Mid-Autumn Festival 中秋节
The joyous Mid-Autumn Festival was celebrated on the fifteenth day of the eighth moon, around the time of the autumn equinox(秋分qiū fēn ). Many referred to it simply as the "Fifteenth of the Eighth Moon".
This day was also considered as a harvest festival since fruits, vegetables and grain had been harvested by this time and food was abundant. Food offerings were placed on an altar set up in the courtyard. Apples, pears, peaches, grapes, pomegranates(石榴shí liu ), melons, oranges and pomelos(柚子yòu zi ) might be seen. Special foods for the festival included moon cakes, cooked taro(芋头yù tou )and water caltrope(菱角línɡ jiǎo ), a type of water chestnut resembling black buffalo horns. Some people insisted that cooked taro be included because at the time of creation, taro was the first food discovered at night in the moonlight. Of all these foods, it could not be omitted from the Mid-Autumn Festival.
The round moon cakes, measuring about three inches in diameter and one and a half inches in thickness, resembled Western fruitcakes in taste and consistency. These cakes were made with melon seeds(西瓜子xī ɡuā zǐ ), lotus seeds(莲籽lián zǐ ), almonds(杏仁xìnɡ rén ), minced meats, bean paste, orange peels and lard(猪油zhū yóu ). A golden yolk(蛋黄dàn huánɡ ) from a salted duck egg was placed at the center of each cake, and the golden brown crust was decorated with symbols of the festival. Traditionally, thirteen moon cakes were piled in a pyramid to symbolize the thirteen moons of a "complete year," that is, twelve moons plus one intercalary(闰月的rùn yuè de ) moon.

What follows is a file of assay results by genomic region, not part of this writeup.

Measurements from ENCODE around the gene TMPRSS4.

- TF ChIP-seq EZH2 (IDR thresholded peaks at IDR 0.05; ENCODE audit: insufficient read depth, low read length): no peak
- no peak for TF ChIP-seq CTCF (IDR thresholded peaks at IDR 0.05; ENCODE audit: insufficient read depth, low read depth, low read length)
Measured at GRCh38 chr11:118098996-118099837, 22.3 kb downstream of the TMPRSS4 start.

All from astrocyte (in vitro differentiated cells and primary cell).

The Mid-Autumn Festival is a traditional festivity for both the Han and minority nationalities. The custom of worshipping the moon can be traced back as far as the ancient Xia and Shang Dynasties (2000 B.C.-1066 B.C.). In the Zhou Dynasty(1066 B.C.-221 B.C.), people hold ceremonies to greet winter and worship the moon whenever the Mid-Autumn Festival sets in. It becomes very prevalent in the Tang Dynasty(618-907 A.D.) that people enjoy and worship the full moon. In the Southern Song Dynasty (1127-1279 A.D.), however, people send round moon cakes to their relatives as gifts in expression of their best wishes of family reunion. When it becomes dark, they look up at the full silver moon or go sightseeing on lakes to celebrate the festival. Since the Ming (1368-1644 A.D. ) and Qing Dynasties (1644-1911A.D.), the custom of Mid-Autumn Festival celebration becomes unprecedented popular. Together with the celebration there appear some special customs in different parts of the country, such as burning incense(熏香xūn xiānɡ ), planting Mid-Autumn trees, lighting lanterns on towers and fire dragon dances. However, the custom of playing under the moon is not so popular as it used to be nowadays, but it is not less popular to enjoy the bright silver moon. Whenever the festival sets in, people will look up at the full silver moon, drinking wine to celebrate their happy life or thinking of their relatives and friends far from home, and extending all of their best wishes to them.